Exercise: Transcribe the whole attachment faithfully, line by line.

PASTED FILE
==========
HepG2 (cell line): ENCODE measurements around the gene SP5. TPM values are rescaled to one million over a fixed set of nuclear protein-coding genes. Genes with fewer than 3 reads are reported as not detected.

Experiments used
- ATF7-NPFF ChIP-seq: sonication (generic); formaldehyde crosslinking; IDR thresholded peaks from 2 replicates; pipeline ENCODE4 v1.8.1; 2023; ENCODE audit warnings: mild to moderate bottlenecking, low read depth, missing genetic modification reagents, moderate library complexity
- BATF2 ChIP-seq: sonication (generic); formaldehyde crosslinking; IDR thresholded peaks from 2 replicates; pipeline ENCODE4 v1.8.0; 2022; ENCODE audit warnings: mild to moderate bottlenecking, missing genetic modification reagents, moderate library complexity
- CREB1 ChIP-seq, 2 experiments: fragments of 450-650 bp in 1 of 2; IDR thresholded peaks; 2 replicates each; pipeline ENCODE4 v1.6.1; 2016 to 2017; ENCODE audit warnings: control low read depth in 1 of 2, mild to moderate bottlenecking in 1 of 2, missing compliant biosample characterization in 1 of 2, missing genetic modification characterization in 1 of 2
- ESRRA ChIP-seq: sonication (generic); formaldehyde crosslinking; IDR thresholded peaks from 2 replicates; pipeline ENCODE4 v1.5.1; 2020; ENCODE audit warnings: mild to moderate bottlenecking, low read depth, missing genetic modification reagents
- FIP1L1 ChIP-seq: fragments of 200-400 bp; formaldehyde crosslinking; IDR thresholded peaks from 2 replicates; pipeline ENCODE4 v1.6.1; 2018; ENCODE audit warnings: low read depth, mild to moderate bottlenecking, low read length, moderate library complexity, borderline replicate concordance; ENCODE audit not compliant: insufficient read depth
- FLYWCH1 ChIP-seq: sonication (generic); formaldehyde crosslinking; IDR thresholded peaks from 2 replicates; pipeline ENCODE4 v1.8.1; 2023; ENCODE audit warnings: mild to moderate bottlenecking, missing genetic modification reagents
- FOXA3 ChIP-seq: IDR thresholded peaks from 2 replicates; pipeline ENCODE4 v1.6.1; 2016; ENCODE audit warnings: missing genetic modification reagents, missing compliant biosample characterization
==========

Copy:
HepG2 (cell line): ENCODE measurements around the gene SP5. TPM values are rescaled to one million over a fixed set of nuclear protein-coding genes. Genes with fewer than 3 reads are reported as not detected.

Experiments used
- ATF7-NPFF ChIP-seq: sonication (generic); formaldehyde crosslinking; IDR thresholded peaks from 2 replicates; pipeline ENCODE4 v1.8.1; 2023; ENCODE audit warnings: mild to moderate bottlenecking, low read depth, missing genetic modification reagents, moderate library complexity
- BATF2 ChIP-seq: sonication (generic); formaldehyde crosslinking; IDR thresholded peaks from 2 replicates; pipeline ENCODE4 v1.8.0; 2022; ENCODE audit warnings: mild to moderate bottlenecking, missing genetic modification reagents, moderate library complexity
- CREB1 ChIP-seq, 2 experiments: fragments of 450-650 bp in 1 of 2; IDR thresholded peaks; 2 replicates each; pipeline ENCODE4 v1.6.1; 2016 to 2017; ENCODE audit warnings: control low read depth in 1 of 2, mild to moderate bottlenecking in 1 of 2, missing compliant biosample characterization in 1 of 2, missing genetic modification characterization in 1 of 2
- ESRRA ChIP-seq: sonication (generic); formaldehyde crosslinking; IDR thresholded peaks from 2 replicates; pipeline ENCODE4 v1.5.1; 2020; ENCODE audit warnings: mild to moderate bottlenecking, low read depth, missing genetic modification reagents
- FIP1L1 ChIP-seq: fragments of 200-400 bp; formaldehyde crosslinking; IDR thresholded peaks from 2 replicates; pipeline ENCODE4 v1.6.1; 2018; ENCODE audit warnings: low read depth, mild to moderate bottlenecking, low read length, moderate library complexity, borderline replicate concordance; ENCODE audit not compliant: insufficient read depth
- FLYWCH1 ChIP-seq: sonication (generic); formaldehyde crosslinking; IDR thresholded peaks from 2 replicates; pipeline ENCODE4 v1.8.1; 2023; ENCODE audit warnings: mild to moderate bottlenecking, missing genetic modification reagents
- FOXA3 ChIP-seq: IDR thresholded peaks from 2 replicates; pipeline ENCODE4 v1.6.1; 2016; ENCODE audit warnings: missing genetic modification reagents, missing compliant biosample characterization